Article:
Last night I participated in a roundtable discussion at the Royal Irish Academy in Dublin, hosted by the Institute for British Irish Studies at UCD, titled ‘Community Relations in Northern Ireland after the Flags Protests.’ I’ve posted a summary of the event on the Slugger O’Toole blog. The event was focused around the results of a report, ‘The Long View of Community Relations in Northern Ireland: 1989-2012,’ by Duncan Morrow, Gillian Robinson and Lizanne Dowds.
Roundtable participants included James Wilson (Garvagh); David Hoey (Sandelford); Duncan Morrow (University of Ulster); Gillian Robinson (University of Ulster); Jennifer Todd (IBIS, UCD). Chair is Melanie Hoewer (IBIS, UCD)
My remarks are below:
My remarks are set around the backdrop of two of the main findings of the report:
- The people of Northern Ireland seem surprisingly moderate, over time, in their acceptance of ‘mixing.’ But their attitudes do not match their behaviours, especially when it comes to having significant friendships with people from the ‘other’ community. The report tells us that 2/3 of both Catholics and Protestants have all or most of their friends of the same religion (p. 26). Young Catholics are most segregated in terms of their friendships (p. 83).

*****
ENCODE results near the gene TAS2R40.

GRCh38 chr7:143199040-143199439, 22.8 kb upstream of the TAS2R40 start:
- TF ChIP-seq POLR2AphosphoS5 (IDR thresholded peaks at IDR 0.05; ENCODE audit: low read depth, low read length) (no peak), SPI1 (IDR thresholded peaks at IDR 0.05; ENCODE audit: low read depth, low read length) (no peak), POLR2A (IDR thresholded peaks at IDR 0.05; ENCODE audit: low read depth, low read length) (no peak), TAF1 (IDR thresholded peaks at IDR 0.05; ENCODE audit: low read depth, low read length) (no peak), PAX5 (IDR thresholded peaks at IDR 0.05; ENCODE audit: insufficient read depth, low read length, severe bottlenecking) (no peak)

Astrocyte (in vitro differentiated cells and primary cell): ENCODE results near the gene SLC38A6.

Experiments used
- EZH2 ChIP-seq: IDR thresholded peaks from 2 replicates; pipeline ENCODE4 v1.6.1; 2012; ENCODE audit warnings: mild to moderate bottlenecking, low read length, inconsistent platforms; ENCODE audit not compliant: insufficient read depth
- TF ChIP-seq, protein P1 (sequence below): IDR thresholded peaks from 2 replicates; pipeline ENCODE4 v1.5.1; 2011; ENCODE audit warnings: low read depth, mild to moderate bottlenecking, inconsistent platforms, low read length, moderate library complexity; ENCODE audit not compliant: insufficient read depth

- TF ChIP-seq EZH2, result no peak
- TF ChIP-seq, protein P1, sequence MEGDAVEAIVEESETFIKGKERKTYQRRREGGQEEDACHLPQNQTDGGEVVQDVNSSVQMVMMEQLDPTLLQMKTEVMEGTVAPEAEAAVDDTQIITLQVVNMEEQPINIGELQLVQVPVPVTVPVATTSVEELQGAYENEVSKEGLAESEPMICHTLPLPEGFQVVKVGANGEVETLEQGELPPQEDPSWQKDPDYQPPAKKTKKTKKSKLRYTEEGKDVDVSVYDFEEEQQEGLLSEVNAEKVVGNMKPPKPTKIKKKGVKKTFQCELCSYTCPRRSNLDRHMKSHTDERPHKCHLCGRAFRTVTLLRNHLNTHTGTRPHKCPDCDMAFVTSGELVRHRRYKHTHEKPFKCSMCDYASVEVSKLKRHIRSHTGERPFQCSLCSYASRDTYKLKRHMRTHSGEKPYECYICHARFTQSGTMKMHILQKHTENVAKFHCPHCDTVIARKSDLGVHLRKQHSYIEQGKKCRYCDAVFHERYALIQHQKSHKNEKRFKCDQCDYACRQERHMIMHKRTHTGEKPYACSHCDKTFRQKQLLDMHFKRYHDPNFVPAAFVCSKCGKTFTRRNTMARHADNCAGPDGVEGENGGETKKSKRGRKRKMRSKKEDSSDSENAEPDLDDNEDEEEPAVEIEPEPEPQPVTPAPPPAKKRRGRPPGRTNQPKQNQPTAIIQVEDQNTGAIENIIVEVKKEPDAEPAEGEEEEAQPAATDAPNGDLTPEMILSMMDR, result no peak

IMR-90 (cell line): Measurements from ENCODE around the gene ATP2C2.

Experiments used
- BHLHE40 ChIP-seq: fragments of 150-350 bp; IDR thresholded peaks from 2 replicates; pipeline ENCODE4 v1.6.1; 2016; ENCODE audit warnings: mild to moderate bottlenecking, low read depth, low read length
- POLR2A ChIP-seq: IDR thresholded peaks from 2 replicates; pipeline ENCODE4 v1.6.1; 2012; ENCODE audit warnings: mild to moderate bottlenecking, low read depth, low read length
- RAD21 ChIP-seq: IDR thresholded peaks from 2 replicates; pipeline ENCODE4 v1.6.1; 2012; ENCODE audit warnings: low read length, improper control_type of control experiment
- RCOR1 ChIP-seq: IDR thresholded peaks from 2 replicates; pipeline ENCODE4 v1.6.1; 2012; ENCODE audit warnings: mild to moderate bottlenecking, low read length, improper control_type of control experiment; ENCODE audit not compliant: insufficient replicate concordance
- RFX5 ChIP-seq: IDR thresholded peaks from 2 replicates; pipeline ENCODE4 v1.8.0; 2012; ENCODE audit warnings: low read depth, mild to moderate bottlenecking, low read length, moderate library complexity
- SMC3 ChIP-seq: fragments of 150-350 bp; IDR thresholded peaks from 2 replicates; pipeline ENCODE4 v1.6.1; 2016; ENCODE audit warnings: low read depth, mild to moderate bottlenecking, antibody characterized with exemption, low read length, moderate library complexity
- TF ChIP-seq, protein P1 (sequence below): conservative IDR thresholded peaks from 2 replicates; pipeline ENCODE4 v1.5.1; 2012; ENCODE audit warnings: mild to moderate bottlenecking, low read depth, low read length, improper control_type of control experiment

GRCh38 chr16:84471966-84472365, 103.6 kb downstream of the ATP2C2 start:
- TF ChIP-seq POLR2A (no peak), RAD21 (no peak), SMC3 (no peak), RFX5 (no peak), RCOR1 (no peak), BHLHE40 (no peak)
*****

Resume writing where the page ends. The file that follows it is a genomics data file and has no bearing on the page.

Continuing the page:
- People’s behaviours do not change unless or until there are significant changes in policy. To quote directly from the report: ‘… consistent attitudes have only led to behavioural change where there has been policy to promote and protect those taking action. Thus change has been most evident where action has been supported by institutional protection, as in the case of workplace and integrated schools. There has been less willingness to intervene in neighbourhoods’ (p. 162).